Last season, Stuart Vevers celebrated his tenth anniversary at Coach. This season, fall 2024, Vevers admirably demonstrated that he has absolutely no interest in resting on his laurels. Or, for that matter, settling to live off the accolades which have recently come his way: In a tough economic landscape, sales at his Coach have been on the up and up. At a preview a few days before his show, Vevers mentioned that he’s intent on moving sustainability—all the recycling, upcycling, and reevaluating—to the very forefront of his design processes, making it an integral part of his creative expression for Coach. “That sense of creating, designing with relevance and responsibility, and a certain sense of urgency about all this—that’s where my head is,” he said. Essentially, what it means is anything is fair game for his vision of Coach: Newness shellacked with a hyper-glossy perfection isn’t what he has in mind. It’s an approach that has been validated by the experimental side of offshoot label Coachtopia.
“What’s different about how we approach sustainability in the show versus the brand is that generally the show is all about experimentation and trying new things,” he said. “So, we’re pushing ourselves creatively and aesthetically, but also experimenting with sustainability and some things work and some things don’t. Approaching things without fear was a big shift for me. And sometimes seeds of an idea become big ideas within the business later.”
Fall, then, rejoiced in a fantastically spirited celebration of the found and the fucked up, the loveworn and the just plain old worn-worn, an approach which worked across the collection regardless of gender. It looked great. There were weathered coats, slouchy and oversized and slope-shouldered, which looked like they’d been lived in for years; ditto the denims, which look distressed and beaten up (they were) but were also intricately patched together from ones the Coach team thrifted, assemblages of fragments of different life cycles of the humble jean. Also sourced were a gazillion aviator jackets, which were cut up and reconstructed into terrific barn jackets with a gorgeous patina of age. (There were also versions made from new shearling and leather, one swishing with fringe, alongside those of vintage origin.)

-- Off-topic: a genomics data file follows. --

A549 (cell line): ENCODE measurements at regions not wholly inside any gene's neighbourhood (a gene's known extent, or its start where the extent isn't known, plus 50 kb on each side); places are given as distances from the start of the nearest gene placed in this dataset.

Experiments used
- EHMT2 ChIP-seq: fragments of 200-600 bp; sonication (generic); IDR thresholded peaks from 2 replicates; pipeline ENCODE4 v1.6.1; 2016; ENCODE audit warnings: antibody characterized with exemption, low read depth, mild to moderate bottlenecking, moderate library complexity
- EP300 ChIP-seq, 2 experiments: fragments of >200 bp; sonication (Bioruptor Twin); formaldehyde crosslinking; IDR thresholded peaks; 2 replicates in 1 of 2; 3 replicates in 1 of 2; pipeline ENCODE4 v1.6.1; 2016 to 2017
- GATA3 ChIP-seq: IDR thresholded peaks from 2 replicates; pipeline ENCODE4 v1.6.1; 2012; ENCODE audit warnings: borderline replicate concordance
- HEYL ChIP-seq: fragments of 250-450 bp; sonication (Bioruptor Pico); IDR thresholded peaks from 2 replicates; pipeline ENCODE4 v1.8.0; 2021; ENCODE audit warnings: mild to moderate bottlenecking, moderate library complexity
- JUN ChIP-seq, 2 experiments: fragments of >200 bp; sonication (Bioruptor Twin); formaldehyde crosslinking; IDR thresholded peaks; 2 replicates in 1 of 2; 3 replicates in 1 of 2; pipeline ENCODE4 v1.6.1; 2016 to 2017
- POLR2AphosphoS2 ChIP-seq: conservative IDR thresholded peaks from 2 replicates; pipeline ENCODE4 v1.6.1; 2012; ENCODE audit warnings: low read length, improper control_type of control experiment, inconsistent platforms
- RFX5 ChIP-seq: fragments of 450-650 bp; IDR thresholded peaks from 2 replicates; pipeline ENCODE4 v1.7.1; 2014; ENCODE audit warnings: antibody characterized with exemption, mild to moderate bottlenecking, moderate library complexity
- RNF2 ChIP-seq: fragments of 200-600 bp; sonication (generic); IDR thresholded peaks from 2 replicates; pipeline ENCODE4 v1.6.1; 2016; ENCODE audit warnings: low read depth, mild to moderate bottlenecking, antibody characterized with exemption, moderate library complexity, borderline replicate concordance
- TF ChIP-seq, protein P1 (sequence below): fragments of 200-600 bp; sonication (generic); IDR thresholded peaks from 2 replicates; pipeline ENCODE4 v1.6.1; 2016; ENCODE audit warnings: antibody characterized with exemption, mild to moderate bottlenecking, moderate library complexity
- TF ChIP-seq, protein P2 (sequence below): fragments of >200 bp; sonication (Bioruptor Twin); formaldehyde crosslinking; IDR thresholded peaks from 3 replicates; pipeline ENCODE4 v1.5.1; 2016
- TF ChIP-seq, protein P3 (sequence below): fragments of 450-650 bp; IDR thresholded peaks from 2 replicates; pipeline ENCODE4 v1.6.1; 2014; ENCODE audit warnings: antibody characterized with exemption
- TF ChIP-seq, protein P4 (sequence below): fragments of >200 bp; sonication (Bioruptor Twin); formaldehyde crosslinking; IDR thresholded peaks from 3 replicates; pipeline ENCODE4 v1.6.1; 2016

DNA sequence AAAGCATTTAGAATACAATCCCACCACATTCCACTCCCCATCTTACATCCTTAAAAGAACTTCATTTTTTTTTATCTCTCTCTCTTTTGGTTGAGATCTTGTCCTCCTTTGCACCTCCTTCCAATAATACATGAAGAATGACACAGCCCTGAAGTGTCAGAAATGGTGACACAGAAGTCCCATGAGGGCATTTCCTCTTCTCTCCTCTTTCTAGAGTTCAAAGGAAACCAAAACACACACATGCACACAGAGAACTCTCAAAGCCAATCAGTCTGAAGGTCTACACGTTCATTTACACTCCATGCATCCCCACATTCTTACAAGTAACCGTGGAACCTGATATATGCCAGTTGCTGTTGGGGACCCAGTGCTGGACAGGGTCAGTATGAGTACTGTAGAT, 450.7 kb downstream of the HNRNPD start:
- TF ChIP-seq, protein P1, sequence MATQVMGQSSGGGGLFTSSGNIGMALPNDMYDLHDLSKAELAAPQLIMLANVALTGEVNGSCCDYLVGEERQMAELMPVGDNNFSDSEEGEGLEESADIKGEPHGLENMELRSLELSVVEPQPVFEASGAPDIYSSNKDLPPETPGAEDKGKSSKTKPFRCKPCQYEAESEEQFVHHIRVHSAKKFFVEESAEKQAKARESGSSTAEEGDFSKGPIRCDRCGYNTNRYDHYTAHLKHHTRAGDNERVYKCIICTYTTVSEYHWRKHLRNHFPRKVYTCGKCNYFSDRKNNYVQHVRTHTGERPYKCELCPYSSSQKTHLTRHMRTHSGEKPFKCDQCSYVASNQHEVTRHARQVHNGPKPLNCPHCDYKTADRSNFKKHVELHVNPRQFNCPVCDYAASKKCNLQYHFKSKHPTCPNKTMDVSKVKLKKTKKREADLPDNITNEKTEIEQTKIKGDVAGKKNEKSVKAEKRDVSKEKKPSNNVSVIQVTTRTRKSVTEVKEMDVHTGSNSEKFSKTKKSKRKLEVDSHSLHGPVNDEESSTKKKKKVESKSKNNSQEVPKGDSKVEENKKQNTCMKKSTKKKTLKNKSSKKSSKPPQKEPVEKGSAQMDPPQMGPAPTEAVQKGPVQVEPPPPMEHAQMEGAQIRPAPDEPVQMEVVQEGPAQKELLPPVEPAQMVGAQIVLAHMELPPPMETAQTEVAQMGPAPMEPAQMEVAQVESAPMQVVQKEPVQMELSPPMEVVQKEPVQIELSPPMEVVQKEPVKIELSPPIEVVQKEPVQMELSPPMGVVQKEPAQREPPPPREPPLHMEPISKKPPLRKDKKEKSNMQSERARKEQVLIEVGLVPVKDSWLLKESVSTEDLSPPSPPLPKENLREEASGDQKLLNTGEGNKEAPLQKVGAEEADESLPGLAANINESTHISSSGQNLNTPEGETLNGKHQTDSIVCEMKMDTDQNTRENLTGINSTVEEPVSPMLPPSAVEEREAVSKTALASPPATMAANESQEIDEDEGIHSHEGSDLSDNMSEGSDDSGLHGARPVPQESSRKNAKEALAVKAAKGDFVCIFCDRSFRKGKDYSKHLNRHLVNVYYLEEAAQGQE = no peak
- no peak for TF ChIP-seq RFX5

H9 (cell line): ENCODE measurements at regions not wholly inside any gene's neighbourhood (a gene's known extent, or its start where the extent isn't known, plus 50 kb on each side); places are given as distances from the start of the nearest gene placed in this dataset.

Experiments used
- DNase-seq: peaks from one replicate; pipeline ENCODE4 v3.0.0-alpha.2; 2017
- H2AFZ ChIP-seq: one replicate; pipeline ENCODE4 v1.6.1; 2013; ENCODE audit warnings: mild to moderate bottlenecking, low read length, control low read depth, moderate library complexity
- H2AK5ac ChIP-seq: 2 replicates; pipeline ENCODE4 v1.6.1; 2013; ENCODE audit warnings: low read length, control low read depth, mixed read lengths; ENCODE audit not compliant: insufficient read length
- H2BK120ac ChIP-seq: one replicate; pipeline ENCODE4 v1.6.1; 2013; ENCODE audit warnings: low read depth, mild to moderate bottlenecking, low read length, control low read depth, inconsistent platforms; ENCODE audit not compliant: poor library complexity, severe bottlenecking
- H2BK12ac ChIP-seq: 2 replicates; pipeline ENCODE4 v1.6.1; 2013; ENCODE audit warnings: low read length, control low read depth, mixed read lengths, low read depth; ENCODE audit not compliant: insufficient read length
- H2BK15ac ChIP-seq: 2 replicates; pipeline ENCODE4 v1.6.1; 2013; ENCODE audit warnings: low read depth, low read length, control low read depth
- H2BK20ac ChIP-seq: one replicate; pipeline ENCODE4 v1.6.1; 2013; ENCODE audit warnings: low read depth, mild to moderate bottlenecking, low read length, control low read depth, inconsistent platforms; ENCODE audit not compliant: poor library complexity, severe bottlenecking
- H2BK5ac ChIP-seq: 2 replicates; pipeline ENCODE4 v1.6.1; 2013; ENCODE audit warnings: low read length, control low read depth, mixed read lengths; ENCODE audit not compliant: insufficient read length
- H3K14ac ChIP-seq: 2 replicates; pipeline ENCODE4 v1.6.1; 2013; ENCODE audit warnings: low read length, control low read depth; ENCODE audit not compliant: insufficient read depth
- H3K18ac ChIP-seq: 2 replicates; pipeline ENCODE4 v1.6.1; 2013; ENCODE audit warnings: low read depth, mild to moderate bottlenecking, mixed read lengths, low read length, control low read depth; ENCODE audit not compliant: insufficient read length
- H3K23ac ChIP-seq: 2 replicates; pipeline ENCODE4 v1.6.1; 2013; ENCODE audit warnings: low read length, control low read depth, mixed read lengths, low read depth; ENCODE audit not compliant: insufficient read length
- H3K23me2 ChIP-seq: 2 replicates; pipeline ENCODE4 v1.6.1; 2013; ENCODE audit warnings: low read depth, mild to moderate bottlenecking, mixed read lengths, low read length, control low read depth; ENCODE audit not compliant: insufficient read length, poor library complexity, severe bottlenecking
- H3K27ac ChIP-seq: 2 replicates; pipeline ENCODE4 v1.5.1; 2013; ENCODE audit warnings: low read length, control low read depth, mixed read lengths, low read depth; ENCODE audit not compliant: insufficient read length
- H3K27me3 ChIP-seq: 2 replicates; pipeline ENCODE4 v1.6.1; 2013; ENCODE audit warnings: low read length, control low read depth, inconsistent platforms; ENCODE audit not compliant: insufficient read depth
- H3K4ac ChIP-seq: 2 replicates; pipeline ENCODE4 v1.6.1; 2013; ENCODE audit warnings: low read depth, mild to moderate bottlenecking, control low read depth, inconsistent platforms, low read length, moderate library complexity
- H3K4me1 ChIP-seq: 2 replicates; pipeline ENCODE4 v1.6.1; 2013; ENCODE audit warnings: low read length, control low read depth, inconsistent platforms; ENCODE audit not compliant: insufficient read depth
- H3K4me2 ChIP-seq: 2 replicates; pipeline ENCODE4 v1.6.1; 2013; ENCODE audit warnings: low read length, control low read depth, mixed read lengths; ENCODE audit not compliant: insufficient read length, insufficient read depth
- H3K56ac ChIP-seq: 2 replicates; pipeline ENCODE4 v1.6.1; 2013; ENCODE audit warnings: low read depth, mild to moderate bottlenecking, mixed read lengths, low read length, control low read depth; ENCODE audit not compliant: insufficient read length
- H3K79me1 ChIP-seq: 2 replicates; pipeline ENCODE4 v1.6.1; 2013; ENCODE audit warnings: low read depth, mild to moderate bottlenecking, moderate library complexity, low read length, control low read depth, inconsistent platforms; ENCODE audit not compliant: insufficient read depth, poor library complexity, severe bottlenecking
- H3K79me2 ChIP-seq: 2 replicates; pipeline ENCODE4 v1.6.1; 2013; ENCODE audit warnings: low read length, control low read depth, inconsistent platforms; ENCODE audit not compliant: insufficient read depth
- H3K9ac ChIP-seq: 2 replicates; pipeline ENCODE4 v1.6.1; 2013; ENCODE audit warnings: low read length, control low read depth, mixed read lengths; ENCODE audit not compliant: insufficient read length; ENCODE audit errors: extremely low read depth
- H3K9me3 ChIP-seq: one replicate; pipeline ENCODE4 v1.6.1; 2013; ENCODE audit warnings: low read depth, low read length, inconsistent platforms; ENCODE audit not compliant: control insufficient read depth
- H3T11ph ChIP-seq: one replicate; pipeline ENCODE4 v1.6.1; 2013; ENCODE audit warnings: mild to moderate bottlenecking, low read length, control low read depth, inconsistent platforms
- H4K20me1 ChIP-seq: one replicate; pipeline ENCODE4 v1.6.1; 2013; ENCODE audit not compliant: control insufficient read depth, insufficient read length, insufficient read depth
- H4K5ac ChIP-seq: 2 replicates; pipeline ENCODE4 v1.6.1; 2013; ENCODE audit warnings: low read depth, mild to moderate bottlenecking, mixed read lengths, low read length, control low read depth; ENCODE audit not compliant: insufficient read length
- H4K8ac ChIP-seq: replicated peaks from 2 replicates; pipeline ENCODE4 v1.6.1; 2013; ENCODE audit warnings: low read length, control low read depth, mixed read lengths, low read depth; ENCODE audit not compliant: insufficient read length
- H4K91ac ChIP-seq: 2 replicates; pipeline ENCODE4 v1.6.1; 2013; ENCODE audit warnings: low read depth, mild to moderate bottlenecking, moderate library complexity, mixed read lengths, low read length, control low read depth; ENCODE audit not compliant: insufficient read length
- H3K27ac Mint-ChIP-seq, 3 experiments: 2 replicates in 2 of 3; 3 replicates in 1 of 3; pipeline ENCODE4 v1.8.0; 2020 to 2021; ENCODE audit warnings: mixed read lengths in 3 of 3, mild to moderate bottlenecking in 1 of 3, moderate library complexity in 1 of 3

Vevers opened and closed the show with black, pink and lilac taffeta evening looks which he’d gone at with the scissors, snipping dresses into tops, then keeping the skirts for other looks, and deftly festooning them with bows, some spangled. There was a distinct Amy Arbus ’80s vibe going on, what with the East Village thrift store cocktailania, the tuxes, the pointy Oxfords and chunky biker boots, but also the ’90s, the era when Vevers first landed in New York. “I’m playing with references from my ’90s experiences in New York with a certain nostalgia,” he said. “But it’s about reinterpreting them with a more inclusive point of view, which I think my Coach has—and which I enjoy.”
The latter could be seen in the geegaws that were hanging from his bags—the NYC yellow cab, the Big Apple apple, the Statue of Liberty, a virtual souvenir-fest of things you can find for sale on every street corner of the city, and in stark contrast to the relative simplicity of the bags—big shoulder totes, sizable holdalls, neat purses hanging from chains, and all in an ever so slightly distressed leather. Of course, not everything here was made from upcycled or recycled materials, but the narrative was that Coach’s vision of making is dependent on shifting the idea that fashion is inherently disposable. The brand has set up facilities so that customers can get their old Coach spiffed up to prolong its life.
Yet perhaps more crucially, Vevers and the brand are moving away from the notion of aspiration which is starting to feel like it’s out of touch and out of date; that we’re only ever satisfied if we’re trading up towards some elusive and fleeting notion of quote-unquote luxury. Instead of mimicking the haute, why not rejoice instead in what you do? Vevers is of the same mind. “I think as an American house, we can do that because the references, the archetypes, are about just that,” he said. “That striving for perfection is not part of what I do today. I’m much more interested in individuality and self-expression.”
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This article was originally published on Vogue.com.